A second offshore wind project called Kitty Hawk Offshore Wind was also approved in October 2023. This project by Avangrid Renewables will have 121 turbines and a capacity of 2.5 gigawatts. It will be located 24 nautical miles off the coast of Corolla, North Carolina but will feed into Virginia’s power grid. Construction is slated to start in 2024 and finish in 2027 (Coastal Virginia Offshore Wind Farm Gets Federal Approval).

Currently, these are the only two utility-scale wind energy projects approved for development in Virginia. However, they represent a major expansion of wind power for the state and a shift towards renewable energy.

Wind Energy Potential in Virginia

Virginia has significant wind energy potential, especially offshore. According to Virginia Tech [1], Virginia has the potential to generate 734,073 megawatts of wind power capacity if all viable wind resources were utilized, with the majority coming from offshore wind. The state has over 5,000 square miles of offshore wind areas with strong wind speeds capable of generating over 1,500 gigawatts of electricity, which is enough to power hundreds of millions of homes [2]. Virginia’s coastal location and relatively shallow waters off the coast make it well-suited for offshore wind projects.

According to the U.S. Department of Energy, Virginia ranked 28th in the United States in installed wind capacity in 2020, with just 35 megawatts [3]. However, the state has set renewable portfolio standards that will drive growth in coming years. There are currently no utility-scale wind projects in operation, but the Virginia offshore wind commercial leasing area has potential for up to 2,000 megawatts of offshore wind capacity.

Recent Wind Farm Developments

Virginia has seen significant growth in wind farm projects and proposals in recent years. The largest development is the Coastal Virginia Offshore Wind project by Dominion Energy. This offshore wind farm will be located 27 miles off the coast of Virginia Beach and is expected to generate 2,600 megawatts of energy when fully complete in 2026, enough to power up to 660,000 homes.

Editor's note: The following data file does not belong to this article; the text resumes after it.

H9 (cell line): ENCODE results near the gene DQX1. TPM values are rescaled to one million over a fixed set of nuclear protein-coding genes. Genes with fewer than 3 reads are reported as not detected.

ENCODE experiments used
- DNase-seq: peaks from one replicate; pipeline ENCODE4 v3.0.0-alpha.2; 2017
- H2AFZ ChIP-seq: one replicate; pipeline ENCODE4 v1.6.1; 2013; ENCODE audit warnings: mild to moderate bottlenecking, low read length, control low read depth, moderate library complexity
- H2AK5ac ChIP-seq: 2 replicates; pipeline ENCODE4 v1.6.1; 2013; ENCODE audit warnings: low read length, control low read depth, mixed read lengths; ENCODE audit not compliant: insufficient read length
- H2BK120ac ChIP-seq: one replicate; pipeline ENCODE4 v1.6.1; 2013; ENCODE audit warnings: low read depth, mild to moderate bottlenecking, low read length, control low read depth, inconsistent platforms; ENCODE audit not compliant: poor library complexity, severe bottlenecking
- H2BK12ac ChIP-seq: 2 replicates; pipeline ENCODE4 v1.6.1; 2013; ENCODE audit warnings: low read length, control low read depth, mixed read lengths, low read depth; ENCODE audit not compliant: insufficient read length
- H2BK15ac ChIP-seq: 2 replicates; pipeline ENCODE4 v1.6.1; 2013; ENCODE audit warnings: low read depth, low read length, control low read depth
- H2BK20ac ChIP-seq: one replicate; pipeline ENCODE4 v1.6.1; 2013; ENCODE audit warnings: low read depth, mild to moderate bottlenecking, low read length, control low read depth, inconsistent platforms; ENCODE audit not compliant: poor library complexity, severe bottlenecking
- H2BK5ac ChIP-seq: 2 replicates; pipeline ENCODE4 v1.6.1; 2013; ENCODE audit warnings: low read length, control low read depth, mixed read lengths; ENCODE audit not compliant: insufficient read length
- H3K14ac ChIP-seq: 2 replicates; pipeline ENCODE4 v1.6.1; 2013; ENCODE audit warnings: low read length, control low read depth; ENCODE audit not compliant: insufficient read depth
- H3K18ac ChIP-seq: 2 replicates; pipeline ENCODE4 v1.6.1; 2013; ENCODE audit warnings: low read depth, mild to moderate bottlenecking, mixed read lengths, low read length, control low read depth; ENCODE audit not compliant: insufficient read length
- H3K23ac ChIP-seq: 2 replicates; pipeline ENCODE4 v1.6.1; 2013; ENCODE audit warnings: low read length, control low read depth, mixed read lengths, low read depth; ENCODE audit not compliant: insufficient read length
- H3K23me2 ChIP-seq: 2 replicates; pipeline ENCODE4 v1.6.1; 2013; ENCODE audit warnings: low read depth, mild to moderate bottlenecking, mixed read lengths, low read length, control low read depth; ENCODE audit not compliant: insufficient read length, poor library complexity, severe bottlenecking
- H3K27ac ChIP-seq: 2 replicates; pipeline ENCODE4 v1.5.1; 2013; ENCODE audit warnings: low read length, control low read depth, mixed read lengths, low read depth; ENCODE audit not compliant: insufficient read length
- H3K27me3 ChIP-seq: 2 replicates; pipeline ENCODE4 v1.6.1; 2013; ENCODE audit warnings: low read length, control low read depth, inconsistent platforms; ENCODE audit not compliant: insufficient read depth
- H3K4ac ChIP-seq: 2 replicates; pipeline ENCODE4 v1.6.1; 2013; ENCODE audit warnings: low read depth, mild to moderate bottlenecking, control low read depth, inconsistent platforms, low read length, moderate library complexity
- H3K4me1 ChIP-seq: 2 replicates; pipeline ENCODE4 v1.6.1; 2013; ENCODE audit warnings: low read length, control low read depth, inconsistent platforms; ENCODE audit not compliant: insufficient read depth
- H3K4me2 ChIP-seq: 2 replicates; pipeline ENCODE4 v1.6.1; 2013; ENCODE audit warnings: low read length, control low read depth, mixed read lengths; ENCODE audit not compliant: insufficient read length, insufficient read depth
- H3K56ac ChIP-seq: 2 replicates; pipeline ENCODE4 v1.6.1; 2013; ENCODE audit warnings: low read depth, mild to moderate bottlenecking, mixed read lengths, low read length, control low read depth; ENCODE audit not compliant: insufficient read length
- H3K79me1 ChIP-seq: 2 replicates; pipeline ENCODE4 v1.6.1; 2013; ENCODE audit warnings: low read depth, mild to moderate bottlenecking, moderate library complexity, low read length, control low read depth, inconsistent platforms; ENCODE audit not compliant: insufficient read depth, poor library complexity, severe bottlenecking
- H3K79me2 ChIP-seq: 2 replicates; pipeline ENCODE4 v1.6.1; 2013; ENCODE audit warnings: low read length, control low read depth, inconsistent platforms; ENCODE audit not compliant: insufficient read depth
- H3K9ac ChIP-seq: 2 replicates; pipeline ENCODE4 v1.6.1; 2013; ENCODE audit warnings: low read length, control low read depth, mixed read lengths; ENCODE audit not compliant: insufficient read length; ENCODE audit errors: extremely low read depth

Dominion Energy started construction on the first phase of the Coastal Virginia Offshore Wind project in 2020. This initial phase, called the Coastal Virginia Offshore Wind Commercial Project, will have 176 wind turbines and produce 12 megawatts of energy. It is expected to be completed by the end of 2023.

There are also several onshore wind projects proposed or in early development in Virginia. Some examples include the Rocky Forge Wind project in Botetourt County, expected to have up to 25 turbines, and the Blue Creek Wind project in Pulaski County, which has proposed up to 17 turbines.

Challenges to Wind Farm Growth

While Virginia has immense potential for additional wind farms, there are some challenges that need to be addressed for the industry to grow further in the state. Some of the key obstacles include:

High upfront costs – Constructing wind farms requires major capital investments upfront. The typical cost is around $2.5 million per turbine, not including transmission infrastructure and other soft costs like permitting and financing. This can deter investors and project developers.

Transmission infrastructure – New wind farms need connections to the electric grid, but Virginia’s onshore transmission system was not built with large amounts of renewable energy in mind. Upgrading the grid will require coordination and major investments (Virginia Mercury, 2023).

Permitting and siting – Getting approval for wind projects involves navigating federal, state and local regulations. The permitting process can take several years. Turbines also need to be sited carefully to minimize impact on wildlife, aviation, radar and local communities.